Before coming to Carnegie Mellon University, I worked in non-profit healthcare for fourteen years. I’ve been part of a healthcare team, supported a healthcare team, and was even a patient of a healthcare team. During those years, a healthcare team meant to me working with physicians, nurses, allied health professionals, technicians, administrators and staff, IT teams, spiritual leaders, and county health departments – and at the center of it all, the patient.
But what happens to us as patients when we begin to age? Who will be part of our healthcare team? A human, a robot, both? Will we understand what types of sensors are being placed on us to take measurements and why one monitor beeps while another is performing facial recognition? Will we be living at home, with a family member, or in a newly re-designed senior care facility that passively monitors our every move and the food we eat? As discussed in the article by the National Council for Aging Care, ‘What Does the Future Hold for Senior Care?’ questions on senior healthcare could be on the minds of more than 80 million seniors by the year 2050 (U.S. Census Bureau) and government spending of $1.16 trillion on Medicare in 2027, approximately double of what was spent in 2016. As the aging population grows, this will create both unique challenges and opportunities for the healthcare industry and the patient. Thus in my view, such changes will cause a continuous evolution of a digital healthcare team – a team that encompasses numerous attributes of the traditional healthcare team model of the U.S., woven together with new engineering and design principles, evolving personalized medicine concepts, digital arts, new economic modeling, AI, machine learning, and much more as the world of technology continues to evolve and surpass previous technologies.
“The benefit of changed population pyramids is that they force all of us to scrutinize our old ways of thinking and design new services and ways of delivering care,” as William Haseltine notes in ‘Aging Populations will Change Healthcare Systems All Over the World.’ Also, Haseltine points out, that it’s not only important for governments to plan decades ahead and study economic and social implications of aging, but as societies age, those involved in the healthcare and social care systems must adapt their services, and continuously learn.
Such continuous learning and adaptation is recognized by the PHDA and the importance this has on the aging population. As mentioned in ‘UPMC’s 2019 Community Health Needs Assessments and Implementation Plans – Allegheny County’, there is a sizeable elderly population with high social needs. Allegheny County has a large and increasing number of elderly residents (65+), with a higher percentage living alone, and a higher percentage of Medicare recipients than in the state and nation. To further explore unique challenges surrounding this population, the CMLH staff, along with CMU and Pitt faculty, sat down for an Innovation Session with colleagues from The Aging Institute of UPMC to explore healthcare challenges driven by the Aging Population in our community. The session sought to level-set, then “unpack” a challenge or need in the community, with the goal to enhance discovery and fuel solution building. The next step is to build collaborative teams that aim to develop innovative health solutions with the potential for future research funding.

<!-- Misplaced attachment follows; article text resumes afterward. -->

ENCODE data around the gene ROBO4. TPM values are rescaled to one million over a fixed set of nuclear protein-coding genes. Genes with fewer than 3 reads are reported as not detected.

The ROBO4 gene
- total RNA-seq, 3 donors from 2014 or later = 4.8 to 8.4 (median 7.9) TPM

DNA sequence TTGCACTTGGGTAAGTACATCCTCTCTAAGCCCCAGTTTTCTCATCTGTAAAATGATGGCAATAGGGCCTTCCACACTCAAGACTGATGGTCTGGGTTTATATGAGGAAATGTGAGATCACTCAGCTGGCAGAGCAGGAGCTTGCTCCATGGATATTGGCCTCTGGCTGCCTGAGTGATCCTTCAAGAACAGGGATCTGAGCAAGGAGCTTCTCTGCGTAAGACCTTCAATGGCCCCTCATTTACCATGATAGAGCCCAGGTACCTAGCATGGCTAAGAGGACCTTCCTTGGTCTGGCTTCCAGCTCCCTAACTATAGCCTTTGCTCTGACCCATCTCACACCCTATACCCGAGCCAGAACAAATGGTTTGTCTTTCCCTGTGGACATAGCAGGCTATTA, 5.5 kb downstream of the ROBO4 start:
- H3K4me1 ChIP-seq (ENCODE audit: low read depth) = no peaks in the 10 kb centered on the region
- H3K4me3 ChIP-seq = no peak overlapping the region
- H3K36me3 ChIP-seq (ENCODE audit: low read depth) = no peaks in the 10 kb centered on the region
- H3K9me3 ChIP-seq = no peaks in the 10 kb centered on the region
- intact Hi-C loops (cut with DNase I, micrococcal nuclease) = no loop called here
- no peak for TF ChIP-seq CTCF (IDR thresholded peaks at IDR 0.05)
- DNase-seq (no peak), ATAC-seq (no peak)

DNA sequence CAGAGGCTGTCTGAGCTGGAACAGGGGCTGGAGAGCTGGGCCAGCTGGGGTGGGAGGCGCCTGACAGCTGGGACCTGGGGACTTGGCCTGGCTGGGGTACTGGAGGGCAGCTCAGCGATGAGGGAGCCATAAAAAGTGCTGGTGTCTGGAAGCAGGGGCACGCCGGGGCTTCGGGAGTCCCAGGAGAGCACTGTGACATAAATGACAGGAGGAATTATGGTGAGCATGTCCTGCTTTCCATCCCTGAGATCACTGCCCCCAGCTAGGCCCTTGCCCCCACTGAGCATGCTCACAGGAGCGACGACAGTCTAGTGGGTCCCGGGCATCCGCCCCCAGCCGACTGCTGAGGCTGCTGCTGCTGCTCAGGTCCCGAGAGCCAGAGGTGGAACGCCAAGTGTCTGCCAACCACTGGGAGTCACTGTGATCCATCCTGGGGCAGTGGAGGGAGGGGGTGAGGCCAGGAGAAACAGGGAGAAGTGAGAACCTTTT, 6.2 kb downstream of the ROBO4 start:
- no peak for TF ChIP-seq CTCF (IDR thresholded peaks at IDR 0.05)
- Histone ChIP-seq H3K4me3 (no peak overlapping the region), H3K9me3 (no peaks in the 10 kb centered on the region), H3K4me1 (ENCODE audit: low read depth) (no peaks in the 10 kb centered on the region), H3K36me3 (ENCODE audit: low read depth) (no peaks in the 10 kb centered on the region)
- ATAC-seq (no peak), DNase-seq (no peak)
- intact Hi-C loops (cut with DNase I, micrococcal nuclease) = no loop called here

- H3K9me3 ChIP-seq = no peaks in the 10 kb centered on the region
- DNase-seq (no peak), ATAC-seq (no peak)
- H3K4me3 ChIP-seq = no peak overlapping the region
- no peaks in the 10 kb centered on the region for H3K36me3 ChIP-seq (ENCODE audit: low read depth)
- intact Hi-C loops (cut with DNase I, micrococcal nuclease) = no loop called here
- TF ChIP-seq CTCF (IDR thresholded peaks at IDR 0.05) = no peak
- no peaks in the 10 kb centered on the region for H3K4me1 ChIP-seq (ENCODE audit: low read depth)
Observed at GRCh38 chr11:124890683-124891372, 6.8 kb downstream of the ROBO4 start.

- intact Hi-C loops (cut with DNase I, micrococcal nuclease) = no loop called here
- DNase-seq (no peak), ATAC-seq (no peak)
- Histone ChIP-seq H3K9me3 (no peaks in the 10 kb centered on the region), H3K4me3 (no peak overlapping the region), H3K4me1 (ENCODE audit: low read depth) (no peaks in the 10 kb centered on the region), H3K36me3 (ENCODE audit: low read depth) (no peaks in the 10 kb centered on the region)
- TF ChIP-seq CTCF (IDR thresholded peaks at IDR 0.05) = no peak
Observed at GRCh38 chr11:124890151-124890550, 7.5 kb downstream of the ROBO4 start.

In the meantime, two PHDA projects are currently underway that address aging challenges: Alzheimer’s disease (AD) and Adult Cardiac Surgery. In the first, researchers are combining areas of expertise and techniques that span machine learning, immunology, and genomics to develop new, low-cost methods of diagnosing AD and perhaps lead to possible treatments in the project ‘Developing a biomarker for Alzheimer’s disease using machine learning and immune cell epigenomics’.
Another project team, ‘Evaluating the Predictive Capability of Machine Learning Algorithms in Adult Cardiac Surgery,’ is investigating the application of machine learning to clinical cardiac surgery in ways that could have profound implications in clinical trials, therapy selection, patient prognostication and counseling, and surgeon and hospital evaluations.
Both of these projects are excellent examples of what the future could hold for creating digital healthcare teams who are working to improve the health of not just senior patients, but all patients. They are combining years of medical information, healthcare experiences, and patient understanding with what I like to call, cool ‘Star Trek-like technologies of the future.’ Let’s just hope that Dr. McCoy’s new machine doesn’t go beep in the middle of the night – as patients, we still need our sleep.